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History Beneath the Sea Volume 51 Number 6, November/December 1998
by George F. Bass

[image] The ship that sank around 1300 B.C. off Uluburun, Turkey, was almost certainly on a royal mission, carrying ten tons of copper ingots, like those being excavated in 165 feet of water. (Courtesy the Institute of Nautical Archaeology) [LARGER IMAGE]

Few historical site excavations during the past 50 years have been as important as that at Port Royal, Jamaica, the richest English colony in the New World when it sank beneath the waves during an earthquake in 1692. They revealed houses, inns, and shops, their contents perfectly preserved in ten to 30 feet of water.

Few if any Bronze Age excavations in the past 50 years have been more important than that of the Uluburun shipwreck that lay 145 to 200 feet deep just off the Turkish coast, with its 18,000 artifacts from nearly a dozen different cultures, precisely dated to within a few years of 1300 B.C. Discovered in 1982, the wreck's unique finds include the earliest ingots of tin and glass, the oldest wooden writing tablet, the first gold scarab of Egypt's Queen Nefertiti ever found, a startling collection of Canaanite jewelry, and the oldest seagoing hull. The wreck has provided a wealth of information on the histories of literacy, trade, ideas, metallurgy, metrology, art, music, religion, and international relations, as well as for fields as diverse as Homeric studies and Egyptology.

Another exceptional underwater excavation, that of the Serçe Liman1 wreck off the coast of Turkey, yielded the world's largest collections of medieval Islamic glass (10,000 to 20,000 vessels) and Byzantine tools and weapons, dated almost exactly to the year 1025. The glazed bowls, glass and copper vessels, and jewelry from the wreck, excavated between 1977 and 1979, have, according to one scholar, "revolutionized the history of Islamic art."

Of equal archaeological importance are the stunning fifth-century B.C. bronze warriors discovered in 1972 near Riace in southern Italy; Henry VIII's Mary Rose, raised from the waters off Portsmouth in 1982; and the Swedish Vasa, raised from Stockholm Harbor in 1961. The warships Mary Rose and Vasa have vividly revealed details of daily life in the sixteenth and seventeenth centuries.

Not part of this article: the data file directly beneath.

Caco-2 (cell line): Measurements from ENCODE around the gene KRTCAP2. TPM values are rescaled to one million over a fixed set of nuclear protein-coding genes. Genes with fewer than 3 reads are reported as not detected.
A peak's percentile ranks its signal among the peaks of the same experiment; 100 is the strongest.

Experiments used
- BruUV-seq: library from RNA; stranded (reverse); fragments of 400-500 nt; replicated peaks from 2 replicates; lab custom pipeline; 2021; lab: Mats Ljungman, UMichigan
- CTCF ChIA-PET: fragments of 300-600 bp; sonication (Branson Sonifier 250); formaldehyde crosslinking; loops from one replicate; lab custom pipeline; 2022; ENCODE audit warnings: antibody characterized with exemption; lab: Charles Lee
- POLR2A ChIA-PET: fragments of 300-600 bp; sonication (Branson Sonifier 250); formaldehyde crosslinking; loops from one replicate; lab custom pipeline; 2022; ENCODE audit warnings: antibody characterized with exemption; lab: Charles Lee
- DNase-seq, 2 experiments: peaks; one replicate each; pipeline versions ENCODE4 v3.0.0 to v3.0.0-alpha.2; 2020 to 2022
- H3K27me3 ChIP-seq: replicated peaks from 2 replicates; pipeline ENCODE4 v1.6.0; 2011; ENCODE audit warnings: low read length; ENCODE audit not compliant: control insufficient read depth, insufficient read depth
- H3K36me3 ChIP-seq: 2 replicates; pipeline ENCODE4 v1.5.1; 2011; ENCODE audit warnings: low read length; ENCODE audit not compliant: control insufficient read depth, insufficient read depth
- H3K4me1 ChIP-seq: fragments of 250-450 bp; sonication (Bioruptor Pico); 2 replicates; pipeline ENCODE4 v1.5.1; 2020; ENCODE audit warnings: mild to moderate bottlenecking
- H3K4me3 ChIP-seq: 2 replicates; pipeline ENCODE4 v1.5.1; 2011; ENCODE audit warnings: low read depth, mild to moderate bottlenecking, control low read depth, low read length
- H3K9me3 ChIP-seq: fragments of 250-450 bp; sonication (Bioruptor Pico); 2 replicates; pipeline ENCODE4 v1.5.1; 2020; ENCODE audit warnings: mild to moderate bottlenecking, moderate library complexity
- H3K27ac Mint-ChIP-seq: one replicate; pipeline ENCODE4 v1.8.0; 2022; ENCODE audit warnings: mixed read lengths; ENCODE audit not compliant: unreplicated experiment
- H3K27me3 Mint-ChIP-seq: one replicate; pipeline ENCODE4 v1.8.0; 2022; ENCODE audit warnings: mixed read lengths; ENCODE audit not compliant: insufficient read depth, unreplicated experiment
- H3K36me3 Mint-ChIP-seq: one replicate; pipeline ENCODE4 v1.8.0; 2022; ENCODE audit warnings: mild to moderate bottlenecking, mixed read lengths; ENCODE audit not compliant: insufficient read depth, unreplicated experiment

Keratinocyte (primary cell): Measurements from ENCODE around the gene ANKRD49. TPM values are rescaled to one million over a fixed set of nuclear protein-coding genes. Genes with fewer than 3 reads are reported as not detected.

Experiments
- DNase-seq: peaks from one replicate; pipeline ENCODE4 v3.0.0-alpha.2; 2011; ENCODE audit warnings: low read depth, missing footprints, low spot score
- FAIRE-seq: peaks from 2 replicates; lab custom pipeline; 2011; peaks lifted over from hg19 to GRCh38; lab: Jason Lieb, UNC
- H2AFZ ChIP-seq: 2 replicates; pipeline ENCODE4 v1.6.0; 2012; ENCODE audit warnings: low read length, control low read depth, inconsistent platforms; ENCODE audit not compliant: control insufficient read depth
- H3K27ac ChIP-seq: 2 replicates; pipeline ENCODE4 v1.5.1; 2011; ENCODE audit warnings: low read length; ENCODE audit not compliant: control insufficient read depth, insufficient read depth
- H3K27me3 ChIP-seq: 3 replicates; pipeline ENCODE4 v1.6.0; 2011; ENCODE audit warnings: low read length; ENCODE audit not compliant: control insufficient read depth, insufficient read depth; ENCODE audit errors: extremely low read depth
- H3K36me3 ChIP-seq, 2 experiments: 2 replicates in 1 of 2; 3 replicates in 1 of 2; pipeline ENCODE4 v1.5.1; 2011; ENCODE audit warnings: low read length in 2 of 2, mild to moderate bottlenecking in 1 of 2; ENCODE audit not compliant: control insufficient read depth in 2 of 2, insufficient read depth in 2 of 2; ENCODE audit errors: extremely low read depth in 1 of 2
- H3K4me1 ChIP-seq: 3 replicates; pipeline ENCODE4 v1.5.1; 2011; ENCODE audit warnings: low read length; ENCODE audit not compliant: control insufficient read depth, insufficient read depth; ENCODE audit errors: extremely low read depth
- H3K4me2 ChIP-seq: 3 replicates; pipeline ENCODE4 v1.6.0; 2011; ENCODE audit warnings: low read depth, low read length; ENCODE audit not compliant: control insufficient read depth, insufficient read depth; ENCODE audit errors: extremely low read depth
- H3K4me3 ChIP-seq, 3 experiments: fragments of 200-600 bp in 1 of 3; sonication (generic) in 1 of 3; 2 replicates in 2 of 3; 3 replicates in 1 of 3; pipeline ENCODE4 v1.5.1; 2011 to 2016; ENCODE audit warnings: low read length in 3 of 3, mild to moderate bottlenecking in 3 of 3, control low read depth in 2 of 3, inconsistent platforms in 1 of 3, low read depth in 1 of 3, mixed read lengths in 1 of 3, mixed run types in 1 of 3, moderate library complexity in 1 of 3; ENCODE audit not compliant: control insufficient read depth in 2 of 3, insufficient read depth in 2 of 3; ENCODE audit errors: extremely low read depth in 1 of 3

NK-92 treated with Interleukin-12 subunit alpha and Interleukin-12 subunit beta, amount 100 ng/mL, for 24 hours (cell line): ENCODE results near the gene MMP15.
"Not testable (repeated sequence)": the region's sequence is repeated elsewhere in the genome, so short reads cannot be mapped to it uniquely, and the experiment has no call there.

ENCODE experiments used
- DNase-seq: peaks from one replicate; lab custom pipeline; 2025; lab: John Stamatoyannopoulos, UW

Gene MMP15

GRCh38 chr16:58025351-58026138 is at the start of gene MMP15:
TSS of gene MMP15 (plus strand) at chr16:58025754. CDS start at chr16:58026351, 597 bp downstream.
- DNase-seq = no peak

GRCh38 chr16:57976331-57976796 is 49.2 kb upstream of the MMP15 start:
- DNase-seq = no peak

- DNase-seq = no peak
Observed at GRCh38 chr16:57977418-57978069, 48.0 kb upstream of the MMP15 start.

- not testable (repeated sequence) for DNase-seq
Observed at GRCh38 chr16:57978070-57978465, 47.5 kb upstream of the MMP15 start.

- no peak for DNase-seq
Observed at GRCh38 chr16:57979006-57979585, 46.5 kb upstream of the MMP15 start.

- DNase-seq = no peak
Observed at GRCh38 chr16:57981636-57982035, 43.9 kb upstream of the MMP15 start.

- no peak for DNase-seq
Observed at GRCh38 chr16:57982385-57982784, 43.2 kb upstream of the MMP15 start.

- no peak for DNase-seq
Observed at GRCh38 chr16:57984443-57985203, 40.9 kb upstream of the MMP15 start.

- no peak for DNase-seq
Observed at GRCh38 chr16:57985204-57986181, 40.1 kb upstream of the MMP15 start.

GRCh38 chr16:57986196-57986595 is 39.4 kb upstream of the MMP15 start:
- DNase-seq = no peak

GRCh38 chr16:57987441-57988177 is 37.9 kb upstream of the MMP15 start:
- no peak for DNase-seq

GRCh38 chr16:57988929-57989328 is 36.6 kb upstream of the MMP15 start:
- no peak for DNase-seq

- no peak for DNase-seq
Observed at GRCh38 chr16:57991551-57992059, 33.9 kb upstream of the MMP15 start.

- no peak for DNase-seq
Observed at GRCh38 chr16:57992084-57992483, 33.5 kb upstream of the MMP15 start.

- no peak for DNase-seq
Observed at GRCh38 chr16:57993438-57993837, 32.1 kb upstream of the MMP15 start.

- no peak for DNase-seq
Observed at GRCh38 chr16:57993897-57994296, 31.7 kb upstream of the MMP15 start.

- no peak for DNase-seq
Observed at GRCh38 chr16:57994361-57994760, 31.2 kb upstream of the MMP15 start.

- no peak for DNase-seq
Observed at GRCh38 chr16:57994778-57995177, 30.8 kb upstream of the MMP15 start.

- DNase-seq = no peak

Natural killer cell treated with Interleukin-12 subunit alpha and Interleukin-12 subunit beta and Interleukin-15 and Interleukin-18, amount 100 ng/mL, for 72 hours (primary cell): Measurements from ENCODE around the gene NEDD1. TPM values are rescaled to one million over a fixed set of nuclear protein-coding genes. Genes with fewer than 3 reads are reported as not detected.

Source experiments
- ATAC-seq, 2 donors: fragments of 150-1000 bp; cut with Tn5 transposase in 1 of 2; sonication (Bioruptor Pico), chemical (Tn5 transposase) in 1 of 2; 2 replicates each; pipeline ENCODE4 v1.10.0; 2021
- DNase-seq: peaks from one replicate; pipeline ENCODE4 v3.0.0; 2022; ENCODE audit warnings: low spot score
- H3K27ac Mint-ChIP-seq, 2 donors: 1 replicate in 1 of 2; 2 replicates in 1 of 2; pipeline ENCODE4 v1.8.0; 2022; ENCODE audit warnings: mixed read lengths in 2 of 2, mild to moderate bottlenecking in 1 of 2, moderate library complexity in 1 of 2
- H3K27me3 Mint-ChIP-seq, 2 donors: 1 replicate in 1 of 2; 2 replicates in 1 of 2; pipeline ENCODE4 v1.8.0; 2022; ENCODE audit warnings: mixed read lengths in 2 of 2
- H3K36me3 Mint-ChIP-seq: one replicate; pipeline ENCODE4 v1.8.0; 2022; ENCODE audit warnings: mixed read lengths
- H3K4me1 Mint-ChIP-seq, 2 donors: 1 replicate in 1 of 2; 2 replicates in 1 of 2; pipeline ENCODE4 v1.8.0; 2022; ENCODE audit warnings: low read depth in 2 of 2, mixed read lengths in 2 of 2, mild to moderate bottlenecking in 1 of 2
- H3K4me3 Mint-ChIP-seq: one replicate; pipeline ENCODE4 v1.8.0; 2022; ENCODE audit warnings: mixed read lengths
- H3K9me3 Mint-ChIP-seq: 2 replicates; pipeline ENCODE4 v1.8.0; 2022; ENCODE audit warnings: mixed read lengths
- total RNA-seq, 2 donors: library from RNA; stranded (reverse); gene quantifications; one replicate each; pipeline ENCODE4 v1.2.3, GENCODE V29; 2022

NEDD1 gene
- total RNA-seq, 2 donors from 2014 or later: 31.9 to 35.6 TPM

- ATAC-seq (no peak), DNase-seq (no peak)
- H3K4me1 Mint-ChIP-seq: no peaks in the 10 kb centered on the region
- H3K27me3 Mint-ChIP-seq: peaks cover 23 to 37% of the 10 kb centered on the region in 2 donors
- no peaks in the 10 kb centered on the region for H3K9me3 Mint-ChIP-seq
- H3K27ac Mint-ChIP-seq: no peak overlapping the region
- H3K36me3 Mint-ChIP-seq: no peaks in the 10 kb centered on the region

With the archaeological value of shipwrecks so well established, it is puzzling that their study is not yet a routine part of the preparation for a career in archaeology. Ships are not included in the dozens of handbooks published on classical archaeology. Were ships any less important to ancient Greeks and Romans than their temples, sculptures, pottery, and coins? Perhaps the answer lies in the fact that until Jacques-Yves Cousteau and Emil Gagnan invented the self-contained underwater breathing apparatus (scuba) in 1943, the notion of applying the rigors of a land excavation to sites underwater was out of the question.

Incredible historical resources lie in relatively shallow water, as well preserved and significant as that smaller percentage of ships found at greater depths. They wait for marine archaeology to become as common as archaeology on land, for it is not only in advanced technology that the future of underwater archaeology rests. The future rests in the recognition of nautical archaeology as an academic discipline and its full appreciation as an integral part of archaeology. And this, in turn, will lead to the discovery and excavation of the ships of the Minoans, pharaohs, Iron Age Greeks, Kublai Khan, the Crusaders, and Christopher Columbus, whose vessels lie waiting at the bottom of the sea.

George F. Bass is George T. and Gladys H. Abell Distinguished Professor of Nautical Archaeology and George O. Yamini Family Professor of Liberal Arts at Texas A&M University, and president of the affiliated Institute of Nautical Archaeology.

Diving at Ground Zero: A Memoir
by James P. Delgado

In 1946 a fleet converged on Bikini Atoll in the south Pacific. Among the vessels were U.S. Navy ships like the battleship Arkansas and aircraft carrier Saratoga, declared surplus or obsolete after the war, as well as captured enemy ships such as the German cruiser Prinz Eugen and the Japanese battleship Nagato. The fleet was gathered for Operation Crossroads, in which the Navy hoped to show that its vessels could survive a nuclear attack; the results proved otherwise. Two bombs were detonated, one dropped on the fleet from a B-29 on July 1, the second exploded beneath it on July 25. Ships closest to the bombs were destroyed almost instantaneously. In the second test, a landing ship directly above the bomb was vaporized, and the nearby Arkansas sank less than one second after the blast. Of the 97 vessels, 22 were sunk outright. The 73 that remained afloat, such as the battleship New York, were hopelessly irradiated. Many were later used for target practice and sunk in the Pacific. In 1989 and 1990, I participated in a survey of the vessels at Bikini undertaken by the National Park Service.

James P. Delgado is director of the Vancouver Maritime Museum in Vancouver, British Columbia. His recollections of diving on the ships of Operation Crossroads were adapted from his book Ghost Fleet: The Sunken Ships of Bikini Atoll (Honolulu: University of Hawai'i Press, 1997).

© 1998 by the Archaeological Institute of America